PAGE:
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I felt I was a little brief in our conversation yesterday, so I thought I'd give you a little more background on network "sockets" for your project brain to chew on for a while. The reason I even mentioned them has a lot to do with the "using the right tool for the job" kind of concept, which I think you're much in favor of. Thus, if you need to provide web pages then use a web server, but if you only need a centralized process/repository for an application, then skip the web and just build it that way.

Ok, "sockets" is a concept that came out of Berkeley in the 70's and since then everyone has used them in every machine/network on the planet. It's a conceptualized way of looking at program-to-program communications in general, and it works very well. Sockets are implemented in APL using []NI (you may have heard of this ), and it's usability is such that normally there isn't any point in writing cover functions for it for general use (only for specific applications, such as web browsing or FTP transfers or one of the hundreds of other things you do with networks).

The basic concept is that you build a "pipe" between two computers, send data through that pipe, and tear it down when you're done. The data being transferred is just a long vector of arbitrary bytes (with no particular start/end points), but most people just use it to send plain text (which transfers well between dissimilar systems). Our []NI implementation allows that, of course, and will also send pure numeric-format bytes if necessary, but also allows us to send whole APL variables (even nested ones) across as well (as long as we have the same kind of APL system on the other side turning them back into variables). This makes writing cooperating APL-to-APL applications very easy.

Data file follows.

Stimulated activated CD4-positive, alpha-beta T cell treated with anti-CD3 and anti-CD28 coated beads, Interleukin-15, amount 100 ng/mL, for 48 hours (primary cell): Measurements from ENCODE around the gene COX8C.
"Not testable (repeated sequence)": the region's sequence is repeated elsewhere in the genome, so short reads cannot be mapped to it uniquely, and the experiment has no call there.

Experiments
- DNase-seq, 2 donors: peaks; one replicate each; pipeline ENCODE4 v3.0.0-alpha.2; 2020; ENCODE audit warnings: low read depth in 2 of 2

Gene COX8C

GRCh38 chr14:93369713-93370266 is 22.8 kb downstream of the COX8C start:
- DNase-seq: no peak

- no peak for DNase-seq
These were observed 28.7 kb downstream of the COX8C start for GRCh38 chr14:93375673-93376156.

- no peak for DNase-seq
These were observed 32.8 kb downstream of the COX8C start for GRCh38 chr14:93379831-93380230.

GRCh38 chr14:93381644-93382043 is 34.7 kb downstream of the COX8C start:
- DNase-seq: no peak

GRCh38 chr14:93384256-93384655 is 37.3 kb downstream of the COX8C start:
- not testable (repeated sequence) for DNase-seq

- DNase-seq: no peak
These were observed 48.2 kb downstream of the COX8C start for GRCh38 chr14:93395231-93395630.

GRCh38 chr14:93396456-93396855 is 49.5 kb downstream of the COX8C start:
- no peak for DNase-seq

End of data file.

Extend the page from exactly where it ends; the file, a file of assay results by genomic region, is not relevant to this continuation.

Without going into too much detail on the actual mechanics of it all, I thought I'd briefly touch on two general mechanisms it encompasses. You've heard that the networks are generally based on TCP/IP, right? Well, that's actually two different "protocols": "TCP" and "IP". IP is the low-level protocol and works like a postcard. You send off a message and hope it gets to the right destination eventually. This is also called a "connectionless" protocol. TCP is the higher-level protocol and uses IP internally. TCP is a "connection-based" protocol and works more like a telephone call, in that it sets up a constant link (pipeline) between two computers and manages it for you while both ends send multiple messages (data packets) back and forth between them. TCP provides (1) verification the the receiving computer is present, (2) notification of connection loss, (3) guaranteed message delivery, and (4) guaranteed ordering of data packets, none of which is provided by IP itself. TCP is normally what you want to use for applications. []NI supports both protocols. There are no practical limits to how many TCP pipes or IP messages go flying around between programs & computers at one time, so you can set up multiple pipelines (to the same place or to different places) in any given program for your application needs.

Now, knowing all that, maybe you can dream up some inventive ways to do your favorite projects without being constrained by other people's notions of what the "web" is.

Davin Church, 6/29/02

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